Idaho Power Won't Help Refill Aquiferby Ken Dey
Idaho Statesman, May 6, 2004
Company won't raise rates or risk its water rights
Idaho Power Co. has drawn a line in the sand over water.
As the state considers options for recharging the Snake River Plain Aquifer, a company executive said Wednesday that Idaho Power will not put any of its water rights at risk.
One of the options would ask users like Idaho Power to divert water for recharge.
"If we reduce flows at (hydroelectric power) plants for recharge, our rates go up," John Prescott, Idaho Power vice president for power supply, said in an interview with The Idaho Statesman. "We have an obligation to our customers to defend our rights."
The dispute over managing the Snake River aquifer resurrects tensions between Idaho Power's use of the river to produce power and farmers whose wells divert water away from the river. At stake is the price of power and Idaho's rural economy.
Prescott said when the company doesn't have enough water, it must either generate power from more expensive sources of electricity or buy it on the wholesale market. When that happens, power rates usually go up.
"We're not against managing the problem, but we will defend our rights if they directly impact customer rates," Prescott said.
"They have a water right and they're entitled to their water right," said Lynn Tominaga, executive director of the Idaho Irrigation Pumpers Association. "The problem with that is that they might protect their customers, but what will happen if those customers go out of business because they don't have any water?"
The aquifer, a 10,000 square-mile underground reservoir running from Ashton to King Hill, is a main source of ground water for southern Idaho.
Farmers and other users have been warned since the 1970s that the new groundwater wells they were drilling were in danger of depleting the reservoir, but state leaders and water users are only now looking at solutions.
In the last session of the Legislature, lawmakers formed a Natural Resources Interim Committee to look at the recharge options.
Solutions being considered could include recharging the aquifer by seeping excess surface water into the aquifer again, converting some groundwater to surface use, or curtailing some water users.
The committee will meet from 9:30 a.m. to 4 p.m. today in the Boise City Council chambers.
Prescott, who will outline Idaho Power's position on recharge, said Idaho Power has senior water rights on the Snake River that date back to the early 1900s. The company uses that water to generate power through their hydropower dams.
Recharging the aquifer would require excess water, or require some parties to relinquish a portion of their surface water rights.
This is not the first time Idaho Power has moved to protect its water rights.
In 1977, a group of Idaho Power customers sued the company over declining streamflows at dams on the Snake River. They said the company wasn't doing enough to prevent upstream farmers from using water that would otherwise power its hydroelectric turbines. That meant less electricity and, thus, higher prices.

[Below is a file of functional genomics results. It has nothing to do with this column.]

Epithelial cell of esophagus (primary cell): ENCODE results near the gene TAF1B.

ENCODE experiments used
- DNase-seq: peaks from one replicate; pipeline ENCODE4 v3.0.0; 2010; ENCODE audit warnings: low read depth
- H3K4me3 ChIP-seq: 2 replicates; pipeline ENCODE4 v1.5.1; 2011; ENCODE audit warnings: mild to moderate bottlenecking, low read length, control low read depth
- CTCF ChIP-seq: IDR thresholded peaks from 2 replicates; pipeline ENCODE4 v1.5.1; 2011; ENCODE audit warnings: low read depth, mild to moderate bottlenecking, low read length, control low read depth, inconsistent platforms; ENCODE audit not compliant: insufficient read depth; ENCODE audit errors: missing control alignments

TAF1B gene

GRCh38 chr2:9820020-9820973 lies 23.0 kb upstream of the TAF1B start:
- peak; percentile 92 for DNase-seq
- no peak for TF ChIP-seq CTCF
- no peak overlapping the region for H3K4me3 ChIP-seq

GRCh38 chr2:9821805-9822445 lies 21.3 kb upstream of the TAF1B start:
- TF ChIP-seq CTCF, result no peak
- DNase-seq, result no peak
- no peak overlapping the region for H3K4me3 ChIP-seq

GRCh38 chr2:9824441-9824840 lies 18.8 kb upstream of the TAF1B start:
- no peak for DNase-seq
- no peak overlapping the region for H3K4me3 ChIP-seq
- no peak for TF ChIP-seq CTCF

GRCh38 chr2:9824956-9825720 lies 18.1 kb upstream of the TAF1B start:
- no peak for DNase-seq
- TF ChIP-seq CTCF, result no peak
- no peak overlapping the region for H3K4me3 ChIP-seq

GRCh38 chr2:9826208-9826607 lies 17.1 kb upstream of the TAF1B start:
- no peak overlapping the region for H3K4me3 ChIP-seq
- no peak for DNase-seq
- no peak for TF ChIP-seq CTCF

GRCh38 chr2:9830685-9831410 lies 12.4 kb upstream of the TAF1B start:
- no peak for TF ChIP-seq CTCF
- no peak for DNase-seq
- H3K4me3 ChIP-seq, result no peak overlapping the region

Idaho Power then sued the farmers and their irrigation companies, contending they were using its water illegally. In 1983, the Idaho Supreme Court ruled for Idaho Power.
In 1984, Idaho Power and the state struck a deal, known as the Swan Falls Agreement, based on the name of the dam for which the company had historic water rights. Idaho Power took less water than it had a right to claim; the state agreed to determine who owned what water and decide whether any was left for new development.
In 1987, every water user in Idaho was required to refile or file their claims with the Idaho Department of Water Resources. The agency sorts through claims and makes recommendations to the state court about who owns what amount of water. The court then rules on the validity of the claims.
This process, called the Snake River Basin Adjudication, is working through 180,000 claims at a cost to Idaho of more than $40 million.
Tominaga said Wednesday he hopes there is still room for compromise with Idaho Power.
"What we hope is that we can take a look at recharge when the power company isn't using its water to its fullest benefit," he said.
Tominaga suggests that there are times during the year when the company may not need all its water to generate power or could buy power on the open market at lower prices, which would allow some diversion of the water.
Prescott said Idaho Power also doesn't think recharge will completely solve the problem.
"We can't create water. The problem is that the water in the southern part of the state is over-allocated," Prescott said.
House Speaker Bruce Newcomb, R-Burley, who irrigates his own fields with well water, agrees that recharge isn't a "silver bullet." He also doesn't rule out curtailing water use.
"Curtailment will have to be part of the plan if we want to reach an agreement," Newcomb said.
Despite Idaho Power's stance, Newcomb believes a solution can be found.
"There's always room for a compromise," he said. "We'll go hard and strong at it this year, but it has to be an ongoing project. We can't take a problem that took 50 years to create and solve it in one year."
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